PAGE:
Special Pink Supermoon Will Brighten the Sky This Monday!

Published by
Anna LeMind, B.A.

This April will bring us a special celestial event – the ‘Pink Supermoon’.

It will be the first of the two supermoons of 2021. This term is used to describe the astronomical phenomenon when the distance between the moon and Earth is at its slightest. When the full supermoon takes place, our natural satellite looks brighter and bigger in the sky than usual.

According to the estimates, supermoons are 15% brighter and 7% bigger than regular full moons, but in reality, this difference is very hard to notice by the naked eye.

When Can I Watch the Pink Supermoon?

The next full moon phase will begin on Monday night (April 26, 2021). The moon will be perfectly visible after the sunset (depending on the weather conditions, of course), but the peak of its illumination will come in the late evening.

It will appear full for three days in total and will reach its brightest point at 11:33 p.m. EDT on Monday. This will be the perfect time for skywatching – if the weather in your city happens to be cloudless on that day.

Where Does the Term ‘Pink Moon’ Come from?

No, sorry, the moon won’t actually turn pink on April 26. This term became well-known in the 1930s when the Old Farmer’s Almanac decided to publish Native Americans’ names of the full moons and the corresponding lunar months.

April’s full moon is called pink because wildflower Phlox subulata, also known as moss pink, beings to blossom during this time of the year. It grows across the eastern parts of North America and is one of the earliest spring flowers.

Other Names of This Full Moon in Native American Culture

Different indigenous people of North America use different names for this full moon. Most of those have to do with the natural phenomena that typically take place during this time of the year, but some also have a spiritual meaning. It comes as no surprise since many aspects of Native American spirituality rely on natural forces and animal activity.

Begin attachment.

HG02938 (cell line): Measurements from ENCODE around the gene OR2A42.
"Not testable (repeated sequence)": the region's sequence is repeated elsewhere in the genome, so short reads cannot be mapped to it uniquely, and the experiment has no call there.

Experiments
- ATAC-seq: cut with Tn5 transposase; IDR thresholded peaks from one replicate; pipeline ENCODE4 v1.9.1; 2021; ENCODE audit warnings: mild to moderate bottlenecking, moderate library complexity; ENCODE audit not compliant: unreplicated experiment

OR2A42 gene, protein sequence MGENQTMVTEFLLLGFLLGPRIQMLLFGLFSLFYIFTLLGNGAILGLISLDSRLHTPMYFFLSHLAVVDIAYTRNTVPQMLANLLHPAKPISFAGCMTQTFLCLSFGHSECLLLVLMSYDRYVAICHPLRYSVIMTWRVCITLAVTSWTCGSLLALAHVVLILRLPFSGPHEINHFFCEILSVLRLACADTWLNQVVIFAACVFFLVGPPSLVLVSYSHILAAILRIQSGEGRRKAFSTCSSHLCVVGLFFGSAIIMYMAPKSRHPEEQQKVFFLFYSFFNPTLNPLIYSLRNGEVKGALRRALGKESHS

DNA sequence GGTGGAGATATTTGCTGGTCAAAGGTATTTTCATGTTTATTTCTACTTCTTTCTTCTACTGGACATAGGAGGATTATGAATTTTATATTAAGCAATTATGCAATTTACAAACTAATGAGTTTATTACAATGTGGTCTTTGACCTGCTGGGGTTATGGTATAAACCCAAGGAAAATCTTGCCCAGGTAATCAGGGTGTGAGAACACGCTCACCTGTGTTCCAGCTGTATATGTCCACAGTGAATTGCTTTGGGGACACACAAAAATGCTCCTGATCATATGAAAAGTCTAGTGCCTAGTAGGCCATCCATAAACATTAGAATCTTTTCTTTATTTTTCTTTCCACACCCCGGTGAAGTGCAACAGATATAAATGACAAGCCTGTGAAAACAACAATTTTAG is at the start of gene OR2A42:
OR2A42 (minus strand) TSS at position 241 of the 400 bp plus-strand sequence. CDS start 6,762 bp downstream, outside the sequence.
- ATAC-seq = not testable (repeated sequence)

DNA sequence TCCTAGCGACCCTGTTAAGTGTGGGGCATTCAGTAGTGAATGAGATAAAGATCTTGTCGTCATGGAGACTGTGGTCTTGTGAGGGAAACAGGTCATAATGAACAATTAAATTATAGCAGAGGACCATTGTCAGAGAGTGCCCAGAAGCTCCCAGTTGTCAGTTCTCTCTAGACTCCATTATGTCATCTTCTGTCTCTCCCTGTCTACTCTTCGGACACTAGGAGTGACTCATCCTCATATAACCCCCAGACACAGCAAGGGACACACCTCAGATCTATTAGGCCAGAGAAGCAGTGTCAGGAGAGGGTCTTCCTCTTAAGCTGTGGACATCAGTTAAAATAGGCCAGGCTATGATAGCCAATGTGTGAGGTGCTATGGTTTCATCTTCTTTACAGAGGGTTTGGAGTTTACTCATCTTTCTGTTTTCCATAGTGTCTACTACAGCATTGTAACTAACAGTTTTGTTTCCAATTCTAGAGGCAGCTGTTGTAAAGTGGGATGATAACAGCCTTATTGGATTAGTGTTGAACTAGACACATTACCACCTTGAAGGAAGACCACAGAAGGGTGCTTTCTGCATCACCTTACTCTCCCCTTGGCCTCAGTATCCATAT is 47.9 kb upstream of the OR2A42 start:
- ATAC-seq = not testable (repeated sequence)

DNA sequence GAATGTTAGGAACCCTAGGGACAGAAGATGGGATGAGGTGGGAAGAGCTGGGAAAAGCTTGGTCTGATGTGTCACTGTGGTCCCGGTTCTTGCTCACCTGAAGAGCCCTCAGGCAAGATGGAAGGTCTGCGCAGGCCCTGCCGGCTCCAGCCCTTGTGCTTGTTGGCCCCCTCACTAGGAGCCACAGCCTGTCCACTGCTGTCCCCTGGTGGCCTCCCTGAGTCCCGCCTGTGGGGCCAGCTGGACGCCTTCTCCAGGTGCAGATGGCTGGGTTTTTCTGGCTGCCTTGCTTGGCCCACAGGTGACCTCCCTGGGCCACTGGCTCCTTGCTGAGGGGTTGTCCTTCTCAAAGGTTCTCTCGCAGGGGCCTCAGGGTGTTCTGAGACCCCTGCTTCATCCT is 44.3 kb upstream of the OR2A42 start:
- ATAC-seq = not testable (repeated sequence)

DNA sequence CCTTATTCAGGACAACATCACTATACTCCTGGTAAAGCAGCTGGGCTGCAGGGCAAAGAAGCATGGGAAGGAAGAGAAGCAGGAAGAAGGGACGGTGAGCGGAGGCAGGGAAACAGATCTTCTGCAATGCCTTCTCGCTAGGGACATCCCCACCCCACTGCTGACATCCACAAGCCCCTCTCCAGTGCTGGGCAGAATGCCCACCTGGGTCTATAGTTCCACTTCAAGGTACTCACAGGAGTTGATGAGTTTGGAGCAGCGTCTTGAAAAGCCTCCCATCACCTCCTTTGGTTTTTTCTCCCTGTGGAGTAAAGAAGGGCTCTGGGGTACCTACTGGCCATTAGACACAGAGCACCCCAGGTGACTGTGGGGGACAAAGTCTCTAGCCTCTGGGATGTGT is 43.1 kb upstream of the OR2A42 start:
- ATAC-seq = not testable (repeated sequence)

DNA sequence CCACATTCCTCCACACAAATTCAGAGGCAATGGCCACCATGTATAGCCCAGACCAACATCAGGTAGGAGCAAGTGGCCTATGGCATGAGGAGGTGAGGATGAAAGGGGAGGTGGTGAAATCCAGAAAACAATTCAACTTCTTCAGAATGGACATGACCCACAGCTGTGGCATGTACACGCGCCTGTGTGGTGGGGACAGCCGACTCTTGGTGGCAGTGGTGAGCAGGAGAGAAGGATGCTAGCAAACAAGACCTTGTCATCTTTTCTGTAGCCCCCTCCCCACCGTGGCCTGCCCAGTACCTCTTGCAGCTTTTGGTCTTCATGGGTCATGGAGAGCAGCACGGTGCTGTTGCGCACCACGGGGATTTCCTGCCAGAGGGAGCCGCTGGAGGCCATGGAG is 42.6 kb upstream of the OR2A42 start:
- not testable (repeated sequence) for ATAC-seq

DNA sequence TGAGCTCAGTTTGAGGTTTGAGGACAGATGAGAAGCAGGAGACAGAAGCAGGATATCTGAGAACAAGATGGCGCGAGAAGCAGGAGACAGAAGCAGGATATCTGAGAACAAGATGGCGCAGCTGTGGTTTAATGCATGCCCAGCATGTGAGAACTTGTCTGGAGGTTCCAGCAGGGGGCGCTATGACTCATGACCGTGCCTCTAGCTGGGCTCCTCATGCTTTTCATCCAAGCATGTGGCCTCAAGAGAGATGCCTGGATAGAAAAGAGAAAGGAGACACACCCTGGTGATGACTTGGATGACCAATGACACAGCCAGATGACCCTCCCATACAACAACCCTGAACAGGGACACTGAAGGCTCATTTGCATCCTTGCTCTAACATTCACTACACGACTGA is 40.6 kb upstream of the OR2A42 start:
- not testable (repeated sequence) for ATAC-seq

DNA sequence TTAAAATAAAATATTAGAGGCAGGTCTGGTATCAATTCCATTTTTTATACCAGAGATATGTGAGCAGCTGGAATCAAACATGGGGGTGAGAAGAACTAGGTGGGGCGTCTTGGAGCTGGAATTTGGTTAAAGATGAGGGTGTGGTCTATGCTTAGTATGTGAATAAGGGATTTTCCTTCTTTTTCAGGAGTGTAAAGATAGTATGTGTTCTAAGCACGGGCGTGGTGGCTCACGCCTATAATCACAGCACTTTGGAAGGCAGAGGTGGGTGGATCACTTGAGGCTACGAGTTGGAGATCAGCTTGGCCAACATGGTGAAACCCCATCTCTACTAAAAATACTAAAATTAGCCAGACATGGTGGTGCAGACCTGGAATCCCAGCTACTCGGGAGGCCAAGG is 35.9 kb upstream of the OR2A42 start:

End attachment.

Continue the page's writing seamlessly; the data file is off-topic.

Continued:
For example, the Algonquin people know it as the Breaking Ice Moon and the Dakota refer to the Moon When the Streams Are Again Navigable. As you can guess, both names describe the melting ice.

Some Native American peoples refer to the plant growth and the activity of animals. For example, the Oglala call it the Moon of the Red Grass Appearing while for the Tlingit people, it’s the Budding Moon of Plants and Shrubs. There is also the Frog Moon according to the Cree and the Moon When the Ducks Come Back in Lakota tradition.

In Anishinaabe indigenous culture, April’s full moon is known as the Sucker Moon. The legend states that during this time of the year, the suckerfish returns to lakes and rivers from the spirit world to purify water and aquatic animals.

All these lovely names demonstrate the bond the traditional cultures of North America had with Mother Nature.

It’s Not the Only Celestial Spectacle of This Spring!

Getting back to astronomy, the second supermoon of the year will occur exactly one month after the Pink Supermoon – on May 26, 2021. It will too bear a romantic spring name – the Flower Supermoon.

It will be an even more special celestial phenomenon as it will also be a total lunar eclipse! Till then, make sure you don’t miss the Pink Supermoon this Monday!

Published by
Anna LeMind, B.A.